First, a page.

(WASHINGTON) -- President Obama's health care law turns one year old this week, and polls continue to suggest that it's not a birthday worth celebrating for the law's proponents.
But Neera Tanden, who helped shape the law as a top adviser in the president's Department of Health and Human Services, insisted to ABC News the law will grow more popular as its benefits continue to kick in.
"It's obviously a sweet day because the law is actually delivering benefits -- so it's a great day," said Tanden, now chief operating officer of the liberal group Center for American Progress.
"I think it's unfortunate that there's been so much partisan give and take around the bill and that it continues to this day. But I think over the long haul, this bill will be seen as a crowning achievement for the president. And that's why he's going to defend it and he will defend it in the budget negotiations going forward.”
Much of the disapproval of the law, Tanden said, is because elements of the law "are confusing."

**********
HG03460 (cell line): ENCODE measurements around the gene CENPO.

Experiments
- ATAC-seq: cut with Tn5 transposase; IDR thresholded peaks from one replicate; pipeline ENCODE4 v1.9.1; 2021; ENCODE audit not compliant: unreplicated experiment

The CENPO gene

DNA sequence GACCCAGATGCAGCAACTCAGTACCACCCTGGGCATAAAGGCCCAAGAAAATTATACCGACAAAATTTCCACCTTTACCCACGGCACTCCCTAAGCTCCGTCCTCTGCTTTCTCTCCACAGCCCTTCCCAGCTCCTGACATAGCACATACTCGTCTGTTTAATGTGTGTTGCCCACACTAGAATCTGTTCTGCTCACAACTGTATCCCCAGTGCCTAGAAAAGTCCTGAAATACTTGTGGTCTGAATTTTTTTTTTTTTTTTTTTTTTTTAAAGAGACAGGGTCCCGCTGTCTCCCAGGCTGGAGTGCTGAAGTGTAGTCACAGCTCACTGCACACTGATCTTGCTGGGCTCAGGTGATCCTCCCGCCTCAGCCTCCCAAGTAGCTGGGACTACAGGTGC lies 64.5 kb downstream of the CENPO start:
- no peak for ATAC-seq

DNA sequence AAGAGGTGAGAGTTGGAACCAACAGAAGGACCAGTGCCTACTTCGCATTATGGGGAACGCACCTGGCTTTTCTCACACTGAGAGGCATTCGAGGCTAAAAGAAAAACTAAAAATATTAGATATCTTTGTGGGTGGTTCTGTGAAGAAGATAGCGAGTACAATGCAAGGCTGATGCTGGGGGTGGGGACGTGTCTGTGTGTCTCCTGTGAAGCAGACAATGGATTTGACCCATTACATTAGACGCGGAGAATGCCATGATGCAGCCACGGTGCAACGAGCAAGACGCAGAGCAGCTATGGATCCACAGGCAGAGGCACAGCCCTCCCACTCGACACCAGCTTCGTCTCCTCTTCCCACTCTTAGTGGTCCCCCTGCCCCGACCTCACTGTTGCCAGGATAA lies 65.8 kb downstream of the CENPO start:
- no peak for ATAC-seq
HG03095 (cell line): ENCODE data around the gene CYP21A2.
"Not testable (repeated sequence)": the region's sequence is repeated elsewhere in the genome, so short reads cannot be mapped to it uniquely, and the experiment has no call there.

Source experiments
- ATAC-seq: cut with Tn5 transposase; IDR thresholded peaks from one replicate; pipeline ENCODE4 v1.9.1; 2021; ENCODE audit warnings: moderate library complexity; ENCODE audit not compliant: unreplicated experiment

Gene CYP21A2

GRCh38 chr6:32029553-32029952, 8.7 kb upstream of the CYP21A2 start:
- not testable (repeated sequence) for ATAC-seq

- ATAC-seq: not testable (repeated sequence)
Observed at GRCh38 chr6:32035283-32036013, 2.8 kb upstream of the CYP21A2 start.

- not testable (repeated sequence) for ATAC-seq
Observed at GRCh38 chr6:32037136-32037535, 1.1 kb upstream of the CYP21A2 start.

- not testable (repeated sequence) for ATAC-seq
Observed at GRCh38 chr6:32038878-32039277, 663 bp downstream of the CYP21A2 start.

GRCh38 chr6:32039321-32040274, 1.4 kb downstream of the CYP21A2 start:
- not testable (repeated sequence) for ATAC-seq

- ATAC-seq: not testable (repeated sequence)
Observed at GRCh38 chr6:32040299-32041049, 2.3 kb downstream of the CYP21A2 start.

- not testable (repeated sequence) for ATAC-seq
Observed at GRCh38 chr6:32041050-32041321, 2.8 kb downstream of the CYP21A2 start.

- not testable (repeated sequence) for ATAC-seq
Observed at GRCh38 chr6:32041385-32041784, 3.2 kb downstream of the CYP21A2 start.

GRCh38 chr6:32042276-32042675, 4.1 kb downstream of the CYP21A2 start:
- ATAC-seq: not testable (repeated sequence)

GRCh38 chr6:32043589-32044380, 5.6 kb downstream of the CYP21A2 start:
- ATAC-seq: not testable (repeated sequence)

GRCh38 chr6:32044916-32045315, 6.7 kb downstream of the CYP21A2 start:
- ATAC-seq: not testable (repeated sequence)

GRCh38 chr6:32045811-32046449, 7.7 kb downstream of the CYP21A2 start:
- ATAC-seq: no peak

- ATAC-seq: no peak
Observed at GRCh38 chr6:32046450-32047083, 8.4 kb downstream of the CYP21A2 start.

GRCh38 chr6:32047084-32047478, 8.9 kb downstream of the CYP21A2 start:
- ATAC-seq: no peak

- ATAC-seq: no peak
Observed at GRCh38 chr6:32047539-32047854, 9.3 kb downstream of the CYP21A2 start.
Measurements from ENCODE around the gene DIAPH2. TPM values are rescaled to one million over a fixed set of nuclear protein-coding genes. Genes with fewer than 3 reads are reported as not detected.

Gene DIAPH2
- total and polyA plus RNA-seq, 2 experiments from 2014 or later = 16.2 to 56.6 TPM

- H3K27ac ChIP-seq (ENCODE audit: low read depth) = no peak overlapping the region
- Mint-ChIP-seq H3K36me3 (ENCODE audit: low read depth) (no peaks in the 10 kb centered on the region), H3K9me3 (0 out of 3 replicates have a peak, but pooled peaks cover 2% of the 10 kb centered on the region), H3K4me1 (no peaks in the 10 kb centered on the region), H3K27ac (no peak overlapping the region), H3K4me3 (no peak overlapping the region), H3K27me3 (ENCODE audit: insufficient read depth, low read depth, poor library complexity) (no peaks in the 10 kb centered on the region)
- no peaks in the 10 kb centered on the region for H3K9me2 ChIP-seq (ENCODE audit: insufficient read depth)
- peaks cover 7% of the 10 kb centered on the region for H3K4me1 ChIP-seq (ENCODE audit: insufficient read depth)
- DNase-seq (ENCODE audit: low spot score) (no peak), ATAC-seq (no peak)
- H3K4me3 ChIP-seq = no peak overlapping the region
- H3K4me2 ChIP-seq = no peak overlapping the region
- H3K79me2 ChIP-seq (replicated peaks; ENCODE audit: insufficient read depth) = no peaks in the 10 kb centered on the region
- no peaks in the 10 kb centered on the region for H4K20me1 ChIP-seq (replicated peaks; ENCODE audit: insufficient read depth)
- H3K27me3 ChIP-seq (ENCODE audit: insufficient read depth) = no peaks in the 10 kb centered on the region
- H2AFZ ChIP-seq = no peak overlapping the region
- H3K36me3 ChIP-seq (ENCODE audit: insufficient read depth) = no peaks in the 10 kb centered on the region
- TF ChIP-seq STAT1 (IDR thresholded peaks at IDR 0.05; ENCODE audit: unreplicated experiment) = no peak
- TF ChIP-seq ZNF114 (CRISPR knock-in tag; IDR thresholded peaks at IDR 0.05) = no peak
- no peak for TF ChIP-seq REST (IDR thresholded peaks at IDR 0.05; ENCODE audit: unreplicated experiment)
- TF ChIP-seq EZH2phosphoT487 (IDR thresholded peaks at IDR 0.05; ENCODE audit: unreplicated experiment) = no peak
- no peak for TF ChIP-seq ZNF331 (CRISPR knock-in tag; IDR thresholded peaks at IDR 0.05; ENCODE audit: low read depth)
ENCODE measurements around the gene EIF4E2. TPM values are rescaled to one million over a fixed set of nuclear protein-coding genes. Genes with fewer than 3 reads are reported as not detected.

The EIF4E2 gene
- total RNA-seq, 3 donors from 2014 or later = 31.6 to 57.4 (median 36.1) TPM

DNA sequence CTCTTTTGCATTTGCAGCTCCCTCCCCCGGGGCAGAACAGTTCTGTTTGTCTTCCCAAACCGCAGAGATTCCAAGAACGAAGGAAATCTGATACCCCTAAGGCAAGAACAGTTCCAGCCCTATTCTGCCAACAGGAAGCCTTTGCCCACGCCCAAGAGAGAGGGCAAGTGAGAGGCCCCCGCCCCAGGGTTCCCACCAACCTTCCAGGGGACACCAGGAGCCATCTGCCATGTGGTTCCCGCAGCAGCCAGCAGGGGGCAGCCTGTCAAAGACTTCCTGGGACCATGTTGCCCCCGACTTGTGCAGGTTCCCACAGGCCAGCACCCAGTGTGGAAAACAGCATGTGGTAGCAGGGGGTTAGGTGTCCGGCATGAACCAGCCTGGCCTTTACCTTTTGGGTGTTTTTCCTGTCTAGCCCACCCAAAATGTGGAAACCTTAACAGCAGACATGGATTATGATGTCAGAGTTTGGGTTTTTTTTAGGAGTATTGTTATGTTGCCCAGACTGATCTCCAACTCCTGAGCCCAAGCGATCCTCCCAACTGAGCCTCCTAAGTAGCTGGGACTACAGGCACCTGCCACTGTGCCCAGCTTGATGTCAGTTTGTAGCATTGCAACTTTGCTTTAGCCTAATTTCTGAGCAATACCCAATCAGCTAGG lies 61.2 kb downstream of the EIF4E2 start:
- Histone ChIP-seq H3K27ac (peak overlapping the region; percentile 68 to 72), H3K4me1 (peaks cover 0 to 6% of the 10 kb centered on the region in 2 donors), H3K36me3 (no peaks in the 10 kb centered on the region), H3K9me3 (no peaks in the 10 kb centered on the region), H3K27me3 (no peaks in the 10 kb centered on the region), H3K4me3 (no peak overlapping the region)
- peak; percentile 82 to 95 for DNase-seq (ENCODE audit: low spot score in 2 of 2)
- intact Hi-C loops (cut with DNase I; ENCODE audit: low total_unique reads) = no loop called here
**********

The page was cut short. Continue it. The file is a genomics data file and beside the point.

The president and many of his fellow Democrats will campaign heavily on the new law, she said.
"I think the president will have to campaign on this. He's going to take attacks from the right on this, and he's going to have to defend the legislation, and I think he's prepared to do that."
Nationwide polls are revealing the opposite of Tanden's claims: that the more time passes, the less a majority of Americans like the bill that its critics have dubbed Obamacare. A recent Rasmussen poll revealed 53% of likely voters at least "somewhat favor" repeal of the new health care law, including 43% who "strongly favor" it.
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